This is a recap of the Emerson-Garfield Neighborhood Council meeting that took place on Wednesday, May 13, 2015.
The guest speakers for the month were Julie Oliver and Lisa Woodard of the Spokane Regional Clean Air Agency. The agency has been around since 1967. It is responsible for issuing permits, performing on-site inspections, responding to citizen complaints regarding issues such as outdoor burning, and regulating asbestos safety.
Julie and Lisa reported that the main air pollutants in Spokane are particulate matter (PM) and ozone. Inhalable coarse particles are found near roadways and in dust storms, whereas fine particles are a result of outdoor burning. To reduce PM, they incentivize the removal of old woodstoves. Ground-level ozone is commonly referred to as smog, and can give your lungs the equivalent of a sunburn. One method to reduce ozone is vapor recovery at gas stations that have a high throughput and are close to residential areas, such as Safeway on NW Blvd. Ozone can be at its highest on hot days (over 90°), so it’s best to switch to an electric or battery-powered mover or cut your grass on cooler days.
You can check whether outdoor burning is permitted on the agency’s website (linked above).
Jonathan Martinez volunteered to represent the neighborhood on the Public Safety Committee as part of their initiative to address landlord and tenant issues. Almost 50% of the population of Emerson-Garfield rents, which makes it all the more important to have a neighborhood voice on this committee.
Al Steuart highlighted the events that will be featured at the Emerson-Garfield Farmers’ Market throughout the summer, starting on Friday, June 5. If you have any clean compost, including leaves, Al would like to use it. You can reach him on (760) 223-0161. Any extra compost will be used for the Emerson Community Garden.
At the market, the KERNAL program proposed by Catholic Charities is looking for sponsors to help them cover the cost of materials. Kids will be taught fun skills such as how to compost, how to make their own jump-ropes, and will receive tokens to exchange for vegetables. The South Perry Farmers Market found this program to be very successful last year. If you’d like to help Steve Anderson campaign for business sponsors, which will receive recognition and advertising, please contact him.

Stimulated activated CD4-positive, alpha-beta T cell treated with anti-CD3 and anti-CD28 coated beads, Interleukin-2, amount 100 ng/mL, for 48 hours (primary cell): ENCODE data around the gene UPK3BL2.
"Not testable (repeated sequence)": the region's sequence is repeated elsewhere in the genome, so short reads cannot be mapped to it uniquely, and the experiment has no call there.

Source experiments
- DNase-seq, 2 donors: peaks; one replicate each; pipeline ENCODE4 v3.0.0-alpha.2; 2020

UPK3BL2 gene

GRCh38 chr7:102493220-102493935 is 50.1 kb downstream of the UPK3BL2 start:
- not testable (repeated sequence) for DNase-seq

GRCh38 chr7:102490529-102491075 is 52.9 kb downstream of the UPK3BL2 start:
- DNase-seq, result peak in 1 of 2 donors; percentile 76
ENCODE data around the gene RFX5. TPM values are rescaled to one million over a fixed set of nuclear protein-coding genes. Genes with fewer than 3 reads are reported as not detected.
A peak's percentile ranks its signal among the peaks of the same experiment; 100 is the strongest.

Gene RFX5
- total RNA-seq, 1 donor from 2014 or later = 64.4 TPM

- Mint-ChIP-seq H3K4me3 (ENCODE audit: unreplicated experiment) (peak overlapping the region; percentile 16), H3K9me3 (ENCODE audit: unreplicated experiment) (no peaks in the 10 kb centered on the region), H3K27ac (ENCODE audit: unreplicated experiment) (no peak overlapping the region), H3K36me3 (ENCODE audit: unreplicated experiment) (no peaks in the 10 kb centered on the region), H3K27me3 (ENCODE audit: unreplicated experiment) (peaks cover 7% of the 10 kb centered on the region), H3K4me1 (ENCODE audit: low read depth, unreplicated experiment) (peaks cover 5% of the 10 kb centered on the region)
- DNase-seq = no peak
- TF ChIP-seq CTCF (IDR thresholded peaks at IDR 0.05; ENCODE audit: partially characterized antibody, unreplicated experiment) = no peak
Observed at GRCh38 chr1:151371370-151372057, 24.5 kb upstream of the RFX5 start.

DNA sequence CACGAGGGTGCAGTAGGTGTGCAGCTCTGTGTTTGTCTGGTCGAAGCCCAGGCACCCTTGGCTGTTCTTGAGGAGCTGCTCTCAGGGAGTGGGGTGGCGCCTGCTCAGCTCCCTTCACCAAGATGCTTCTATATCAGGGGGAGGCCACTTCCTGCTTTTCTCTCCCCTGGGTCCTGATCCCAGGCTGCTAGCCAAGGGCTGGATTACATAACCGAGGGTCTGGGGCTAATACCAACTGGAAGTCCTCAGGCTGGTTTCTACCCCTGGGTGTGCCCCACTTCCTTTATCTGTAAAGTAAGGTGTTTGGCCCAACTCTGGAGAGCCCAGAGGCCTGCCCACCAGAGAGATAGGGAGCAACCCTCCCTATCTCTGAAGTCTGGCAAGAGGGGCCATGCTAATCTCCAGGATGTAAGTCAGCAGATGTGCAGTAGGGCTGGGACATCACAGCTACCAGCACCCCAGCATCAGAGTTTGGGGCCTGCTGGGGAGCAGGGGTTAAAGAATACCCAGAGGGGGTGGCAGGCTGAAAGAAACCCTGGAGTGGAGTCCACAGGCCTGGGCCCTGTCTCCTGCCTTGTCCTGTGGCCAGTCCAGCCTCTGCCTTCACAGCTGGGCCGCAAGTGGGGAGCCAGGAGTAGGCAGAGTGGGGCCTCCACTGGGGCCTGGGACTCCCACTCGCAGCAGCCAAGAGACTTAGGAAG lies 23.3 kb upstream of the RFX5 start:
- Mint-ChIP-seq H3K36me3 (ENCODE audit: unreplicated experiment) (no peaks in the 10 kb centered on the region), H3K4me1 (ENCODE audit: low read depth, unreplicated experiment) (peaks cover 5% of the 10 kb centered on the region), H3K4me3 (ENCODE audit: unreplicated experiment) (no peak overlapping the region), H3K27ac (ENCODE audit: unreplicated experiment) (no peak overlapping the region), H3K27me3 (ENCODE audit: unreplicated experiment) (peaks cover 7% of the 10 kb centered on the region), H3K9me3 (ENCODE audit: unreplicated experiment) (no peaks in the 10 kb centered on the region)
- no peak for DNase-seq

The Emerson-Garfield Farmers’ Market also recently announced the winners of its annual poster competition. This year’s participating neighborhood schools were Trinity Catholic School and Spokane Public Montessori.
Timothy Diko and Melissa Parker reported on this year’s Concert in the Park. It will be on Sunday, August 2 in Emerson Park, starting at 6pm. Broken Whistle will be performing.
If you are interested in forming a group to advocate for events and improvements on behalf of Emerson Park, contact Steve Anderson (e-mail linked above).
Amy Dutton reported that the Greening Grant Committee will meet on Friday, May 29 at 6pm at Emerson Park. Anyone interested in selecting locations for future tree plantings and beautification efforts is encouraged to attend.
Steve Anderson has arranged a 10% discount at Gibson’s Nursery & Landscape (1401 S Pines) for all Emerson-Garfield residents. Proof of ID is required to receive the discount. Bulk purchases could receive as high as a 15% discount. He is working on coordinating similar discounts for E-G residents at other area nurseries.
Candace Mumm offered a report from the Spokane City Council. The revitalization of N Monroe Street has seen some additional progress as well as challenges. In addition to the surface-level improvements, there are 106-year-old utility pipes under the street that need to be replaced. However, certain businesses appear to be more concerned about the through-traffic count than the benefits to safety, infrastructure and storefronts.
As a resident and patron of those businesses, you can inform them why it is important to have a walkable environment, and why cars that obey the speed limit can be a boon to business. Residents who are in favor of N Monroe revitalization can counter vocal naysayers by contacting the City Council as well as writing letters to the editor and to the mayor in support of the road diet (more info on that is here).
Councilwoman Mumm also noted that complaints have arisen over 60-foot cell towers being placed in two back yards, and a six-month moratorium was placed on installing them. Regulations are being proposed that could limit those towers to commercial zones.
Laura Schlangen reported on the Corbin Senior Activity Center. Their Madhatter’s Tea Party is on Friday, May 22 at 1:30pm. The annual Golf Scramble will be held on Friday, June 5. The Munch and Mingle Auction is on Saturday, September 19.
Karl Boldt reported on the recent Spring Cleanup. This year there were over 60 volunteers, 140 participating residents, 21.2 tons of refuse and 1.92 tons of recyclable material. The event is already scheduled for next year: Saturday, May 21, 2016. Since we only used $3,957.50 of the allotted $6,500 budget, additional dump passes will be given to residents throughout the year.
Jay Cousins reported on the Community Assembly. As part of its renewal, the CA will try to be an equal partner to neighborhoods and the local government, balancing the two groups.
The CA is also currently working on ordinances regarding outdoor storage and vehicles. One issue was whether to allow 1 to 4 cars per residence in addition to the four (4) cars that each residence is allowed to have legally. The final decision was to allow two (2) additional cars that are not visible from the street. There is already an ordinance against parking on the front lawn, so Code Enforcement should be contacted at (509) 625-6083 for relevant violations.
After final announcements about upcoming neighborhood events, the meeting adjourned just after 7:30pm.